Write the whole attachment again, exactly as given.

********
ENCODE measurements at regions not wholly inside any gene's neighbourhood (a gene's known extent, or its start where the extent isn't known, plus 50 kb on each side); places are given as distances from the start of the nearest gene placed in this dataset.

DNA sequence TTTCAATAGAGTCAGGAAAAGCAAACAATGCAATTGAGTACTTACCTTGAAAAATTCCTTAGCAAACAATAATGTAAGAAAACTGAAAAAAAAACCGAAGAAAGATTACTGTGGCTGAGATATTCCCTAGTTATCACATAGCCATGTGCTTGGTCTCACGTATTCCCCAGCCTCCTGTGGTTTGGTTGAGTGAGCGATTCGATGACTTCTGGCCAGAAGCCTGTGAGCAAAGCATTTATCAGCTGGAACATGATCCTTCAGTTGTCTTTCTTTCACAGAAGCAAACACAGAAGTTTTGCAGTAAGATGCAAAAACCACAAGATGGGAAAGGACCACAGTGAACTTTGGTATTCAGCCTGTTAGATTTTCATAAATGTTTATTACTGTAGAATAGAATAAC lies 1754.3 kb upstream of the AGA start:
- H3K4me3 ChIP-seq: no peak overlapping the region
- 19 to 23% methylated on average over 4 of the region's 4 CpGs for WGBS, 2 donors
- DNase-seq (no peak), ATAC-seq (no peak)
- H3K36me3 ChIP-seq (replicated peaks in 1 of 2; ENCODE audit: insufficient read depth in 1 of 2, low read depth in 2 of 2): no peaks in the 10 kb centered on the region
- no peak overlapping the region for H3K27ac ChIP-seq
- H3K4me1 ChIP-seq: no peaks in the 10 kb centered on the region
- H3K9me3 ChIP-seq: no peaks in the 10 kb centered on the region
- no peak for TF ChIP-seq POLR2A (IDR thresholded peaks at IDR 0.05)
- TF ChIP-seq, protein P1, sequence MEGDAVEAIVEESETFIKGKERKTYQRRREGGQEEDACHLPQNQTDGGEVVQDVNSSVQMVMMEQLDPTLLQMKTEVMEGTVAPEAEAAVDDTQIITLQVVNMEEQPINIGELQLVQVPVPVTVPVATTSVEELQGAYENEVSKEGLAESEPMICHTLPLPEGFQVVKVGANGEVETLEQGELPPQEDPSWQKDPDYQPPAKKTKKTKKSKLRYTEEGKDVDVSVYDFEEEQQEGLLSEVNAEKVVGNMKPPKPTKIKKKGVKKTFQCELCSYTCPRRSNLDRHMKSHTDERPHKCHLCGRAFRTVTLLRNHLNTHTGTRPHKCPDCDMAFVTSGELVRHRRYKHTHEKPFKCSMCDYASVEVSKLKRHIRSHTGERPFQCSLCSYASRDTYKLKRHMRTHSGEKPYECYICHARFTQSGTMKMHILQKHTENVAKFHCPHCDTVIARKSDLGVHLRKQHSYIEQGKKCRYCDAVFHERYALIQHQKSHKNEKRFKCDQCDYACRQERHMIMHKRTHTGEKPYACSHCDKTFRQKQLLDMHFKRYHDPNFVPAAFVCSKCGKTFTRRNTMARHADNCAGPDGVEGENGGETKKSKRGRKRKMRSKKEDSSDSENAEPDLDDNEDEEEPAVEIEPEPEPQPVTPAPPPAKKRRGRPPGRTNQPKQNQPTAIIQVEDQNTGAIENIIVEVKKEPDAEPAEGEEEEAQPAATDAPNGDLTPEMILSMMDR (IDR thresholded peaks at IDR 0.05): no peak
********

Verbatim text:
ENCODE measurements at regions not wholly inside any gene's neighbourhood (a gene's known extent, or its start where the extent isn't known, plus 50 kb on each side); places are given as distances from the start of the nearest gene placed in this dataset.

DNA sequence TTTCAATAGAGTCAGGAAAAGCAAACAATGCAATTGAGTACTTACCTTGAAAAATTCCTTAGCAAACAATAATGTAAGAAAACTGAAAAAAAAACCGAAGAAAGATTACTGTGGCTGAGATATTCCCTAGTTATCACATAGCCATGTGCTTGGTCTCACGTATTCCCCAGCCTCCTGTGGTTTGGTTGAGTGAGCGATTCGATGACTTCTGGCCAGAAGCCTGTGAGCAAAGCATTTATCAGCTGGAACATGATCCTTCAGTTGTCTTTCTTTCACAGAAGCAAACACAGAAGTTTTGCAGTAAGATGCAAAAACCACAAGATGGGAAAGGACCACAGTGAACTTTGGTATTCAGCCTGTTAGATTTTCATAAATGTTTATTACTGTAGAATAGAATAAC lies 1754.3 kb upstream of the AGA start:
- H3K4me3 ChIP-seq: no peak overlapping the region
- 19 to 23% methylated on average over 4 of the region's 4 CpGs for WGBS, 2 donors
- DNase-seq (no peak), ATAC-seq (no peak)
- H3K36me3 ChIP-seq (replicated peaks in 1 of 2; ENCODE audit: insufficient read depth in 1 of 2, low read depth in 2 of 2): no peaks in the 10 kb centered on the region
- no peak overlapping the region for H3K27ac ChIP-seq
- H3K4me1 ChIP-seq: no peaks in the 10 kb centered on the region
- H3K9me3 ChIP-seq: no peaks in the 10 kb centered on the region
- no peak for TF ChIP-seq POLR2A (IDR thresholded peaks at IDR 0.05)
- TF ChIP-seq, protein P1, sequence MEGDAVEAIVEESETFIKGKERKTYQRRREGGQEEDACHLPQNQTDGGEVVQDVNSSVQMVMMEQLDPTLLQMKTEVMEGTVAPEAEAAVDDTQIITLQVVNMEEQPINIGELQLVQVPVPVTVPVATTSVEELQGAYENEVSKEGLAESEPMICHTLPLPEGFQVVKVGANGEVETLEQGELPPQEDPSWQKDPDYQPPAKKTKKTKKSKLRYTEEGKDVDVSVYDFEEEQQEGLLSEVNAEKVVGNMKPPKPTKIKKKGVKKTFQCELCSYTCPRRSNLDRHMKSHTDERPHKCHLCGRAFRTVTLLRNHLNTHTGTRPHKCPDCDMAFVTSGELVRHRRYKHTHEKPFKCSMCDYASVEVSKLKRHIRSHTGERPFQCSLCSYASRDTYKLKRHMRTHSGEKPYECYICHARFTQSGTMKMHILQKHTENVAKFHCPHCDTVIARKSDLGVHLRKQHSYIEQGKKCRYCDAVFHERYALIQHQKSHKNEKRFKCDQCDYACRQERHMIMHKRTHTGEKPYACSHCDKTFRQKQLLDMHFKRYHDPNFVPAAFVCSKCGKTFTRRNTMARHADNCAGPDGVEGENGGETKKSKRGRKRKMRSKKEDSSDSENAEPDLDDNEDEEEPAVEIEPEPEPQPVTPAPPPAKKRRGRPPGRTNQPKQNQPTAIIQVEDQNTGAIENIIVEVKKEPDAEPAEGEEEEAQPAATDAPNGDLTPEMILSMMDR (IDR thresholded peaks at IDR 0.05): no peak